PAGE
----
GlovePIE version .30's support for the Balance Board is not without its faults (and those faults can seriously set back production), but there are enough functions available to let you viably use it as an input device or game controller, once you get over a few bumps.
To connect the Wii Remote to a Bluetooth device, there is a sync button on the back, inside the battery compartment. If you had to open that up every time you wanted to connect your Wiimote, you'd quickly find the process annoying, but the process is simplified by letting you press the 1 and 2 buttons simultaneously instead of the sync button. The Balance Board only has a power button and a sync button inside the battery compartment, and only the sync button will allow you to connect to Bluetooth devices aside from the Wii. You'll get yourself a workout just from flipping the heavy board over every time you need to sync it, but you could save yourself the trouble of opening the battery cover by getting one of these.
Unlike the Wiimote, there's only one way to sync the Balance Board
Once you get it connected, you can go ahead and start playing around with it in GlovePIE. I started by writing and running some debugging scripts to see what kinds of values the board was throwing out and how sensitive it was. With no weight on it, Wiimote.RawFrontLeft was showing over 5000 units of whatever. Standing on it brought the number up over 7000 units, and shifting my weight directly over the front left corner of the board actually lowered the number back towards 5000. Through some more testing I determined that GlovePIE has the Balance Board's sensors labelled wrong, with everything rotated 180 degrees opposite of how the Wii intends you to orient yourself on the board.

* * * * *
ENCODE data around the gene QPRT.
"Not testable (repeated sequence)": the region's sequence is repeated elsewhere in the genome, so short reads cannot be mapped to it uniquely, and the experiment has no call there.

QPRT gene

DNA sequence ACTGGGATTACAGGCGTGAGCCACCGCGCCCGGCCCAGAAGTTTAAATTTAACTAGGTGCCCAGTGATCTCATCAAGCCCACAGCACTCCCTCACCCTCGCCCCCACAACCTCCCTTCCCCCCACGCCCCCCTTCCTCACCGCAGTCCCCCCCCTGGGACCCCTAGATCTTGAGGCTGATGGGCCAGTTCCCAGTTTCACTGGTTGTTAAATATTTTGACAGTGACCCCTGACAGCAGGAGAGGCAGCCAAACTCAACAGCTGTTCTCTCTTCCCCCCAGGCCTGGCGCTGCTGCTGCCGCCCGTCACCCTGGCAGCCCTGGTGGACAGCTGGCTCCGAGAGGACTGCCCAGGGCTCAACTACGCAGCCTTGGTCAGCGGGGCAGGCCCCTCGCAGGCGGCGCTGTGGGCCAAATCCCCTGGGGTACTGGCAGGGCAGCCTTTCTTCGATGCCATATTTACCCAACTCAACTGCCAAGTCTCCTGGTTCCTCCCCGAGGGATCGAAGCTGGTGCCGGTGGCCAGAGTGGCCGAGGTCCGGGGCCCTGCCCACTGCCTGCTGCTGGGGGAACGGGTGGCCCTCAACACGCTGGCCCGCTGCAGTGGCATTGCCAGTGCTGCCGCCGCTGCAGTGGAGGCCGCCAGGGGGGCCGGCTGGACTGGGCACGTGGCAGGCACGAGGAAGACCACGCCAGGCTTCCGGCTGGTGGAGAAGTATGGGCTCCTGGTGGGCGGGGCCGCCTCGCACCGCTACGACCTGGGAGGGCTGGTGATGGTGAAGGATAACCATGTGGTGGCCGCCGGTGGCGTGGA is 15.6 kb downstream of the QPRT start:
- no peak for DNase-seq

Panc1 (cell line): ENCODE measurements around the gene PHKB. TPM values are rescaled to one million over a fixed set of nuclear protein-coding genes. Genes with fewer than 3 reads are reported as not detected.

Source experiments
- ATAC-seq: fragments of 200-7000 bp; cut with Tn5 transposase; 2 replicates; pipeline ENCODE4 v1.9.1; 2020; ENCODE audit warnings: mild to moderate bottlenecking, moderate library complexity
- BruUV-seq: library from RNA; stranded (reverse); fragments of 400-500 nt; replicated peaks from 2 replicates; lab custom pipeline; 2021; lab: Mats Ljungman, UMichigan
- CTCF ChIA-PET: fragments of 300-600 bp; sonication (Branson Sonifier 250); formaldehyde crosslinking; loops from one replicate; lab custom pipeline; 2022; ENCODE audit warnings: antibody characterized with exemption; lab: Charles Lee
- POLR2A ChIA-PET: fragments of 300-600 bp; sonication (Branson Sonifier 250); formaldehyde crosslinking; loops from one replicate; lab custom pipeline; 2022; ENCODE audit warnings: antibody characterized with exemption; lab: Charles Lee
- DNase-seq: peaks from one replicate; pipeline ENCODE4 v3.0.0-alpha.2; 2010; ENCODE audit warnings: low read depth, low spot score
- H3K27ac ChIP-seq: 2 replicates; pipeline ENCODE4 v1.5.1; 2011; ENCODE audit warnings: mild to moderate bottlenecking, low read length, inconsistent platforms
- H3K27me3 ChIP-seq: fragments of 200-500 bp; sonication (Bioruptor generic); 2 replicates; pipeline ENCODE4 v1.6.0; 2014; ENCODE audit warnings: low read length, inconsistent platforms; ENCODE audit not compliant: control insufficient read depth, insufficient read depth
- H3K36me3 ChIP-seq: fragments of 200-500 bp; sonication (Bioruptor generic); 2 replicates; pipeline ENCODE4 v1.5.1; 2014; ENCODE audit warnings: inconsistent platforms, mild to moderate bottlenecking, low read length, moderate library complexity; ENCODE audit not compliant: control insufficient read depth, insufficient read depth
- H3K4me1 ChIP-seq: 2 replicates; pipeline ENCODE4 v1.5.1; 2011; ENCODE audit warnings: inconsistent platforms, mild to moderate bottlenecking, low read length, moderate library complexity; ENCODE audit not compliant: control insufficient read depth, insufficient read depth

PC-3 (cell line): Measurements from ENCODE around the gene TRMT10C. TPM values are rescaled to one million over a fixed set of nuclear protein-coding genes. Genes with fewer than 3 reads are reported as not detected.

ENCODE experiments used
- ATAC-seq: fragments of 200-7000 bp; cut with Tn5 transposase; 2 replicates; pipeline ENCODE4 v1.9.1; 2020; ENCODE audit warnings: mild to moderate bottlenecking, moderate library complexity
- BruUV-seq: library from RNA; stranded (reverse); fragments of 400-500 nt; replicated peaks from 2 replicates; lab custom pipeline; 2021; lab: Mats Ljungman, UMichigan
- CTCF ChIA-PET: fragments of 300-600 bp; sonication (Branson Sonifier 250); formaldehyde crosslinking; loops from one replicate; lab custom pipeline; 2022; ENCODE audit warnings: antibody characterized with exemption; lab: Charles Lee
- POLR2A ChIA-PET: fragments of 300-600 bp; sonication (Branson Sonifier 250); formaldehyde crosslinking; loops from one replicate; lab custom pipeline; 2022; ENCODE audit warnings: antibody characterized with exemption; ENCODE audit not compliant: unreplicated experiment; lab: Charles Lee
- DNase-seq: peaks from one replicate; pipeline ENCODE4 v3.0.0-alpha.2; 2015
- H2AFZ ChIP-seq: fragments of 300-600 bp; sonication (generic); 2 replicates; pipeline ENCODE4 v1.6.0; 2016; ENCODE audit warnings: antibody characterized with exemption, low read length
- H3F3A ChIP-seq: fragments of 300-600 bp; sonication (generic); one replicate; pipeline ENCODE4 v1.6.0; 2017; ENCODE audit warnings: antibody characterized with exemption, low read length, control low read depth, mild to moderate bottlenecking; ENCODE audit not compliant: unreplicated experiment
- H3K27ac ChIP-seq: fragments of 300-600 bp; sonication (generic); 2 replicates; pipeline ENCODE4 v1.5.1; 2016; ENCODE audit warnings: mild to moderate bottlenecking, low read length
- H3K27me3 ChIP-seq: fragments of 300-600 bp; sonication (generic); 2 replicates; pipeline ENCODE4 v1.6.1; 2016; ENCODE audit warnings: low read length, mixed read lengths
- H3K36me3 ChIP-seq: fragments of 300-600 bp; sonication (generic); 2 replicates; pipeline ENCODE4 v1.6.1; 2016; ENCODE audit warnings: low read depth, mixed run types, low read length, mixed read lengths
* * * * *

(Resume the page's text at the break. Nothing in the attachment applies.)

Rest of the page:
When you're scripting for it, you can either keep the rotated orientation in mind and write your code for the proper orientation, or you can keep things simple by just turning your Balance Board around and writing your scripts the logical way. That may be the best way to keep your code working, in case future revisions of GlovePIE fix the sensor mapping; you'll only have to turn your board back around to run scripts you've written for GlovePIE .30.
This is how GlovePIE .30 wants you to place the Board
GlovePIE's documentation gives you a list of Balance Board functions, but doesn't go into great detail on how they work. If you're familiar with GlovePIE scripting, you shouldn't have much difficulty figuring out how to use them.
Wiimote.BalanceBoard.RawFrontLeft, Wiimote.BalanceBoard.RawFrontRight, Wiimote.BalanceBoard.RawBackLeft, and Wiimote.BalanceBoard.RawBackRight give you raw values for each of the sensors on the corners of the board.
Wiimote.BalanceBoard.FrontLeft, Wiimote.BalanceBoard.FrontRight, Wiimote.BalanceBoard.BackLeft, Wiimote.BalanceBoard.BackRight, Wiimote.BalanceBoard.WeightLeft, Wiimote.BalanceBoard.WeightRight, Wiimote.BalanceBoard.WeightFront, Wiimote.BalanceBoard.WeightBack, and Wiimote.BalanceBoard.Weight convert the Raw values into kilograms, but similarly to the Raw values, I was getting around 100Kg to start with on each sensor with no weight on the board.